Saturday, September 28, 2013

Choose an Item’s Country of Origin

Researchers at Texas State University-San Marcos, University of Wisconsin-Madison, and University of Delaware noticed how the declared country-of-origin (COO) on clothing usually is the locale of manufacture, not the locale where the fibers were produced. Since much research has shown COO statements affect consumers’ purchase decisions, the researchers wanted to explore the benefits for a retailer in choosing which COO to declare.
     The study samples consisted of consumers in three U.S. southern states. Participants were asked to decide how much more, if anything, they’d be willing to pay for a woolen sweater depending on the COO. The choices for locales of manufacture were America and China. The choices for fiber origin were Australia, America, and the particular state in which that day’s study was conducted.
     The researchers found that the consumers were willing to pay the most when the fibers were from their home state, and willing to pay more when the wool in the sweater had been grown in America rather than Australia. The COO for the manufacture of the sweater made less difference overall.
     In applying these findings to your use of COO information, recognize that:
  • What’s true for wool sweaters may not be true for other products. Shoppers associate certain countries of origin with desirable product characteristics. Cheeses and perfumes from France have a special cachet, as do cutlery and timepieces from Switzerland.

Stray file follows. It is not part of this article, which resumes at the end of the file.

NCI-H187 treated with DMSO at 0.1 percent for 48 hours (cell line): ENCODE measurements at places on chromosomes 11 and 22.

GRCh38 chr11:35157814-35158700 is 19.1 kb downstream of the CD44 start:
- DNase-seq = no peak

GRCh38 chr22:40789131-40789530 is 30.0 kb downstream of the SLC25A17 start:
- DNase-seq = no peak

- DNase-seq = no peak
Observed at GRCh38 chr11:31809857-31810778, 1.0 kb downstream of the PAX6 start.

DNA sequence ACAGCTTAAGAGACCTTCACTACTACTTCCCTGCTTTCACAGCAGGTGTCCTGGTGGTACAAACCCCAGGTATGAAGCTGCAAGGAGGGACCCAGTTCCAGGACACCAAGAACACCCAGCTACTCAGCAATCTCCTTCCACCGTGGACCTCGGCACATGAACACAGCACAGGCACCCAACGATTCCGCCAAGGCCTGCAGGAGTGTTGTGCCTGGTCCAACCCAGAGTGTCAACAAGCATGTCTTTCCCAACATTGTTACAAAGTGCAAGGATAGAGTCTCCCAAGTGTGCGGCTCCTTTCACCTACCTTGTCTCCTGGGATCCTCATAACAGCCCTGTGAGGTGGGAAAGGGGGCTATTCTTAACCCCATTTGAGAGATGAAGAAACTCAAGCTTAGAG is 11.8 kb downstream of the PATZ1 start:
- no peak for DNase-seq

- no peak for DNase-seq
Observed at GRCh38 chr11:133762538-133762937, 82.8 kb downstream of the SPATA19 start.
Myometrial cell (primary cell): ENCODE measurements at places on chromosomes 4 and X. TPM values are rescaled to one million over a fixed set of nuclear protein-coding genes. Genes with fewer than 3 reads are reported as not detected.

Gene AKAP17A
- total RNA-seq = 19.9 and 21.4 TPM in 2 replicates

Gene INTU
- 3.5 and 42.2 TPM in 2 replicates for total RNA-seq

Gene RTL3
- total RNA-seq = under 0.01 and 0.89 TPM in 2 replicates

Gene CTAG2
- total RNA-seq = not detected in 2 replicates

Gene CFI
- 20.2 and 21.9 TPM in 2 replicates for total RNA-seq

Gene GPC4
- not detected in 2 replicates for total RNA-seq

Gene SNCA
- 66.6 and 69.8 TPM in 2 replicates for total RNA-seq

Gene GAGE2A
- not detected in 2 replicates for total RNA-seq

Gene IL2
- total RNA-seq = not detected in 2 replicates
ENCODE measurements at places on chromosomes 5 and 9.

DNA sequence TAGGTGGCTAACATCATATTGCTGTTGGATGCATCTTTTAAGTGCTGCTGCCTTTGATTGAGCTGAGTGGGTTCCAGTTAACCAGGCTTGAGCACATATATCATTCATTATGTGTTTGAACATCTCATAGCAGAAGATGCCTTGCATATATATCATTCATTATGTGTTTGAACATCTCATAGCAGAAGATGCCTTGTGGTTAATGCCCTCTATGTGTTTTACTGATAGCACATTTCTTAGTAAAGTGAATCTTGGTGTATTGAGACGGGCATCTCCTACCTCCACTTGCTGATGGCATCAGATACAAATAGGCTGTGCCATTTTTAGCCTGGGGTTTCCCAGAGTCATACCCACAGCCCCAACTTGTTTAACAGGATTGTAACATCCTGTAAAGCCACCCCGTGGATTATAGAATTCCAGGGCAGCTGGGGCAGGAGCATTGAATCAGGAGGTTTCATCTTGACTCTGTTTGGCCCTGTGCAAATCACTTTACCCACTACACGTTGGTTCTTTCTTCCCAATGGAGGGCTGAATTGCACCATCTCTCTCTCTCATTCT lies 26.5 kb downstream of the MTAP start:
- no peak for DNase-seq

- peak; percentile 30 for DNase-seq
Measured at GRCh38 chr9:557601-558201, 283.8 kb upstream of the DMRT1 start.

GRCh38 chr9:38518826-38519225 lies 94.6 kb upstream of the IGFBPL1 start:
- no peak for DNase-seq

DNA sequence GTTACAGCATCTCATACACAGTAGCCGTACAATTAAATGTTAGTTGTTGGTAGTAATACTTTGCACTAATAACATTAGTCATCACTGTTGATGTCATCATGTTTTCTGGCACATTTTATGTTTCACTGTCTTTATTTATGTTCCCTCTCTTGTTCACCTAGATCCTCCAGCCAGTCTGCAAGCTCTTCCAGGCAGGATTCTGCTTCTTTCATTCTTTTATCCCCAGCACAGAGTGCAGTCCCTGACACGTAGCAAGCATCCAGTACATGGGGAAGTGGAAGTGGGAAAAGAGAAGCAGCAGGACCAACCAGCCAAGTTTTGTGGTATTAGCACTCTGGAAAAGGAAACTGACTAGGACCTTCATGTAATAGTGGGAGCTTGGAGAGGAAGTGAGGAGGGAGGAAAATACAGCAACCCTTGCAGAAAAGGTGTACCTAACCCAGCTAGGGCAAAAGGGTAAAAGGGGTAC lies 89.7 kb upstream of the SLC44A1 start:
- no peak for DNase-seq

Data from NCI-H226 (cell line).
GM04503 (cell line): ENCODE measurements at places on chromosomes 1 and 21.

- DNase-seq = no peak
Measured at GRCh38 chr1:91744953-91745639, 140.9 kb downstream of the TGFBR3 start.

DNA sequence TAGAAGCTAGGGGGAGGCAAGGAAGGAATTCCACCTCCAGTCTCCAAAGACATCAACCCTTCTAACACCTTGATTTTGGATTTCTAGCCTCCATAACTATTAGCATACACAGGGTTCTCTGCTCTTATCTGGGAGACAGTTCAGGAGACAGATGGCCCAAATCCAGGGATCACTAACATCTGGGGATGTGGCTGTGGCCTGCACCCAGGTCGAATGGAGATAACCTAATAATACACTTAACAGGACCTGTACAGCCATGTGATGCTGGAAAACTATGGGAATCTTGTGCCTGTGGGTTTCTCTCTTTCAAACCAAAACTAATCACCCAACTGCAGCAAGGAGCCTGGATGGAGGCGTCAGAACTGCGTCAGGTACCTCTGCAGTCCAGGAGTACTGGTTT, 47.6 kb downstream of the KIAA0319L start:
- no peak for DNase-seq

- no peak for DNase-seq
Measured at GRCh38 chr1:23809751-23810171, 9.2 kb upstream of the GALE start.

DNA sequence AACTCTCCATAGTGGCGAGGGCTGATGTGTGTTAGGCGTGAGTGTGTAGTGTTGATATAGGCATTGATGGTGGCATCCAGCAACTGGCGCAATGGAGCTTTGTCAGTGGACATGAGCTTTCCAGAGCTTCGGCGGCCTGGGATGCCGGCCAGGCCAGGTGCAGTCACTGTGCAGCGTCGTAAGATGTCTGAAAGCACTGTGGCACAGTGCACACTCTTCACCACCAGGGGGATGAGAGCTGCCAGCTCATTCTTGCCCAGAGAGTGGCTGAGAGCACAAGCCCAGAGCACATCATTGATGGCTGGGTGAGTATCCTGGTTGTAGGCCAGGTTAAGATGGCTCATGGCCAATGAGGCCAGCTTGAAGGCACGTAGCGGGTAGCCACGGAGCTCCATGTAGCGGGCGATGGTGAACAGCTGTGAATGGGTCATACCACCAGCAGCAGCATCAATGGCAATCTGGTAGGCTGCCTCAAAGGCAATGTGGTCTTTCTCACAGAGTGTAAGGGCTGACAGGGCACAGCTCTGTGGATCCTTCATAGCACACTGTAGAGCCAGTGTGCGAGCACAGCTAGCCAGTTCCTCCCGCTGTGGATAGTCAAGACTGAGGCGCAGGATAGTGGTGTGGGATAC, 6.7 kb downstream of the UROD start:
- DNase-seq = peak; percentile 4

• The South has historically been associated with growing fibers and producing apparel. What the researchers observed probably included regional loyalty. The researchers had administered to the participants a standardized inventory of ethnocentrism—the degree to which you believe your own culture is superior to others. Those with the highest ethnocentrism were those willing to pay the highest price premium for closer-to-home fiber origin. 
  • COO information also can trigger local loyalties because of a “Keep Americans Working” ethos. 
  • COO preferences change. Researchers at Canada’s Carleton University and York University tracked what happened with Australian consumers due to the French government conducting nuclear testing in the Pacific during the mid-1990’s. French products were evaluated more negatively. Over the next ten years, as the memories receded, Australians’ attitudes toward French products moved upwards. 
     The import of the Texas/Wisconsin/Deleware research about imports is that you can obtain different results by choosing which COO to feature. Among the alternatives might be where:
  • The raw materials were produced 
  • The components were assembled 
  • The final product was approved and shipped 
Click below for more: 
Feature Country-of-Origin Advantages 
Salute Sales to Concerned Patriots

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